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UT gets trashy in recycling contest

By Jessica Liner
On April 17, 2013

Rubbish and trash were anything but a waste for students competing in the eight-week long RecycleMania competition.

“RecycleMania is a national competition where colleges and universities compete against each other to see who can recycle the most during the eight-week competition period,” said Brooke Mason, interim sustainability specialist. “It started in Ohio, but now there’s over 600 schools that participate across the country.”

In an effort to spread awareness about recycling, Mason, her intern Caroline Beck and workers in Residence Life informed students about recycling by previewing documentaries and offering trade-in sessions where students could exchange recycled goods for other things.

“If you can get students in the habit of recycling throughout the weeks of those competitions, you can hope those habits will stay,” Mason said. “Even though the competition is over, they still remember to take the time to recycle their plastic bottles … because it’s the right thing to do.”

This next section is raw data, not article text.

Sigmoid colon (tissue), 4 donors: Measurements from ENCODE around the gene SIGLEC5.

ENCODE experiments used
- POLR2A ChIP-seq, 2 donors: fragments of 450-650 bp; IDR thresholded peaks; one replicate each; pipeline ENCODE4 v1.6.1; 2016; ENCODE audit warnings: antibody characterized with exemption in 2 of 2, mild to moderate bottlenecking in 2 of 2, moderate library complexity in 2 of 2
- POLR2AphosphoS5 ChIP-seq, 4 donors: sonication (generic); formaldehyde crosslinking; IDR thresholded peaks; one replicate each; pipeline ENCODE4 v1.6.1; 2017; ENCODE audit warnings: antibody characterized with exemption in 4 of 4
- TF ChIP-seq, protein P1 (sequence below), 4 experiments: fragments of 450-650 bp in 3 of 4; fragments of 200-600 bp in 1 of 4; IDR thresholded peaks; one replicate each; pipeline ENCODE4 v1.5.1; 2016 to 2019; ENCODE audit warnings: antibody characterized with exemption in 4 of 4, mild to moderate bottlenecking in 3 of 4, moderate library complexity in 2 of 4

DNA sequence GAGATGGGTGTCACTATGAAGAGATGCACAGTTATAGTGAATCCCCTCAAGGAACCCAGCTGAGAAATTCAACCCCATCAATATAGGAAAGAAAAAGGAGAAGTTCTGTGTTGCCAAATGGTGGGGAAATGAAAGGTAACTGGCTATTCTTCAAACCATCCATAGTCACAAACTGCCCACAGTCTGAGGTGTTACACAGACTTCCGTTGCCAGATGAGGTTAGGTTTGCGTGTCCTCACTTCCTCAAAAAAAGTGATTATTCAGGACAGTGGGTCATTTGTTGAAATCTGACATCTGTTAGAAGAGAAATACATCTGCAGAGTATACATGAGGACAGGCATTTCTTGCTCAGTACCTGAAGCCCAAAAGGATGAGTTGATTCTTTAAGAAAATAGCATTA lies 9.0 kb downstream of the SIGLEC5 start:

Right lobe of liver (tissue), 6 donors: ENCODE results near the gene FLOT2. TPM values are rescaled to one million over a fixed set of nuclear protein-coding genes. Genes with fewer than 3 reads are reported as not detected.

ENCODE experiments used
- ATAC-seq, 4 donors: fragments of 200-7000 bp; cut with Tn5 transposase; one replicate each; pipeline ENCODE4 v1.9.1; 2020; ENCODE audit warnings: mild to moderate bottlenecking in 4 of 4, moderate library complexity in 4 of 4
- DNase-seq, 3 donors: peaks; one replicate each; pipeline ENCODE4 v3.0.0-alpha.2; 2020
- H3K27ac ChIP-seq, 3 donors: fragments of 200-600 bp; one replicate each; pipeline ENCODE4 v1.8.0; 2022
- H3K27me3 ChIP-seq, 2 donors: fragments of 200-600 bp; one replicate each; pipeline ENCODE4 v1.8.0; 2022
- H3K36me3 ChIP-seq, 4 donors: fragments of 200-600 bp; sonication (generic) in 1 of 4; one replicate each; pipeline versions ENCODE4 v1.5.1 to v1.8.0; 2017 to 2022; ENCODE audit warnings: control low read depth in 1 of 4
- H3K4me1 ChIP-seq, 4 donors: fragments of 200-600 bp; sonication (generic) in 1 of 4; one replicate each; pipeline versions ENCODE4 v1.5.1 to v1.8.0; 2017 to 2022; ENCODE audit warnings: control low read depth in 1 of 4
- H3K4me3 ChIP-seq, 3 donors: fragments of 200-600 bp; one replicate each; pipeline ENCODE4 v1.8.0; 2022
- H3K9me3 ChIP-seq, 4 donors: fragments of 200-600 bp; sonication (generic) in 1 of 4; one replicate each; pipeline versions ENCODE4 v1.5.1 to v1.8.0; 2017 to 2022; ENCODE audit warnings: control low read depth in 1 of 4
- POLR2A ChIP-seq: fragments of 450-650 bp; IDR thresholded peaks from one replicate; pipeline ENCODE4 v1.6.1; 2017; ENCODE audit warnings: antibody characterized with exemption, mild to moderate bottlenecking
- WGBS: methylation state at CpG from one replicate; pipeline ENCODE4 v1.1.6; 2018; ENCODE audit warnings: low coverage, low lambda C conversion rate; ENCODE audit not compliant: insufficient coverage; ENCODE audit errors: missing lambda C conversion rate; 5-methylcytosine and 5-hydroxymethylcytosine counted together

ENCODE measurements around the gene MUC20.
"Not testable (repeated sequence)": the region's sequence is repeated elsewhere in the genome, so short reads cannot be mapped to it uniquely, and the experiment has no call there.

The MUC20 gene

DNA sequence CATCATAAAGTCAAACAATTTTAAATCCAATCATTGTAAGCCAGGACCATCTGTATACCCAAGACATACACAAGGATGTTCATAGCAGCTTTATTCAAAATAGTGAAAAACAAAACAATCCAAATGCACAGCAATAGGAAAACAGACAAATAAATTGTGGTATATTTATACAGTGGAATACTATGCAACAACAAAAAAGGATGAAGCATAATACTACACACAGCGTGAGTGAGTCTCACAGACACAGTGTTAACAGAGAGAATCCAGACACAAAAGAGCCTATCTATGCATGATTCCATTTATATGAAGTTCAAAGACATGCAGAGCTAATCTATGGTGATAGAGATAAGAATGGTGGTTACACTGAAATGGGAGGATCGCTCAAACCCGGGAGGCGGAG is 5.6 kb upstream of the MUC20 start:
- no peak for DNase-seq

Recycling categories that UT competed in included paper, cardboard, bottles, cans and electronics. UT was the 42nd school in the nation that contributed the most paper, which placed them first in the Mid-American Conference school rankings. UT also recycled 36,512 pounds of electronics, averaging about 2 pounds per person.

“Since I’ve gotten here, I’ve been working really hard to ramp up recycling, in terms of education, but as well as number of bins we have on campus to make it convenient for students,” Mason said.

Overall, UT saved the planet by recycling 175,443 pounds of goods during the eight-week period, with an average of 6 pounds of paper recycled per person.

An internal competition also took place among UT’s residence halls.

Parks Tower, International House, Ottawa House East & West, the Crossings, Carter Hall East & West, McComas Village and the Academic House competed to recycle the most per resident, with promises of a pizza party and t-shirts to egg them on.

“There were fluctuations in the ranking throughout the competition. We weren’t sure who was going to come out on top in the end,” she said.

Parks Tower won, with an average of 3.5 pounds being recycled per resident at the end.

Mason didn’t accomplish this feat alone. She said she’s thankful for the help of Beck and Residence Life, particularly project manager Erin Baker, for supporting her.

However, she has higher hopes for the university with next year’s competition.

“I hope next year we can blow those numbers out of the water,” she said. “I’m hoping that next year, up until the next competition, we’ll be increasing recycling the whole time.”

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